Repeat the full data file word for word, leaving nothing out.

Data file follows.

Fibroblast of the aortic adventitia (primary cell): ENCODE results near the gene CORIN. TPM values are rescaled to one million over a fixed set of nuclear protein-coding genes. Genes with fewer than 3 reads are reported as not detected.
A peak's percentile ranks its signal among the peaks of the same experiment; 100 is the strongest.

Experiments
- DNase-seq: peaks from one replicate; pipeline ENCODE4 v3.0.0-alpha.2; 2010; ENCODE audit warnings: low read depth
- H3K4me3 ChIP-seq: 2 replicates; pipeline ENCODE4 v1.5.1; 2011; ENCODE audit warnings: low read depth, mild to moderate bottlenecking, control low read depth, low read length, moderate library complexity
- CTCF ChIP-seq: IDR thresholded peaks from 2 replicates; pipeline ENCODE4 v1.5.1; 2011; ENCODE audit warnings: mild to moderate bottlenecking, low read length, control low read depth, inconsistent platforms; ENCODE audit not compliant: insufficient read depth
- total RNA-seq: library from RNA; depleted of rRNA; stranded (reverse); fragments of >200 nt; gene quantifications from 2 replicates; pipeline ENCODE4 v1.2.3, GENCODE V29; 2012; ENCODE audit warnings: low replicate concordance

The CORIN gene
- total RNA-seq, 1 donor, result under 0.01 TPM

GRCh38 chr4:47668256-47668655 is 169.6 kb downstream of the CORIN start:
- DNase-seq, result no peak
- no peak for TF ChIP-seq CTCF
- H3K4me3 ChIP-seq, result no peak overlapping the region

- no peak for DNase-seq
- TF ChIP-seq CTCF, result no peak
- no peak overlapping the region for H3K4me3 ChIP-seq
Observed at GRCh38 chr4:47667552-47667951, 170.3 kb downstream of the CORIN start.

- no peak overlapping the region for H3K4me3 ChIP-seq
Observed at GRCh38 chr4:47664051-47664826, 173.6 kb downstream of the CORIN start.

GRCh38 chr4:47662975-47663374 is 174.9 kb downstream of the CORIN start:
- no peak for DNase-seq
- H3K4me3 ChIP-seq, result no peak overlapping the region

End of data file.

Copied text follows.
Fibroblast of the aortic adventitia (primary cell): ENCODE results near the gene CORIN. TPM values are rescaled to one million over a fixed set of nuclear protein-coding genes. Genes with fewer than 3 reads are reported as not detected.
A peak's percentile ranks its signal among the peaks of the same experiment; 100 is the strongest.

Experiments
- DNase-seq: peaks from one replicate; pipeline ENCODE4 v3.0.0-alpha.2; 2010; ENCODE audit warnings: low read depth
- H3K4me3 ChIP-seq: 2 replicates; pipeline ENCODE4 v1.5.1; 2011; ENCODE audit warnings: low read depth, mild to moderate bottlenecking, control low read depth, low read length, moderate library complexity
- CTCF ChIP-seq: IDR thresholded peaks from 2 replicates; pipeline ENCODE4 v1.5.1; 2011; ENCODE audit warnings: mild to moderate bottlenecking, low read length, control low read depth, inconsistent platforms; ENCODE audit not compliant: insufficient read depth
- total RNA-seq: library from RNA; depleted of rRNA; stranded (reverse); fragments of >200 nt; gene quantifications from 2 replicates; pipeline ENCODE4 v1.2.3, GENCODE V29; 2012; ENCODE audit warnings: low replicate concordance

The CORIN gene
- total RNA-seq, 1 donor, result under 0.01 TPM

GRCh38 chr4:47668256-47668655 is 169.6 kb downstream of the CORIN start:
- DNase-seq, result no peak
- no peak for TF ChIP-seq CTCF
- H3K4me3 ChIP-seq, result no peak overlapping the region

- no peak for DNase-seq
- TF ChIP-seq CTCF, result no peak
- no peak overlapping the region for H3K4me3 ChIP-seq
Observed at GRCh38 chr4:47667552-47667951, 170.3 kb downstream of the CORIN start.

- no peak overlapping the region for H3K4me3 ChIP-seq
Observed at GRCh38 chr4:47664051-47664826, 173.6 kb downstream of the CORIN start.

GRCh38 chr4:47662975-47663374 is 174.9 kb downstream of the CORIN start:
- no peak for DNase-seq
- H3K4me3 ChIP-seq, result no peak overlapping the region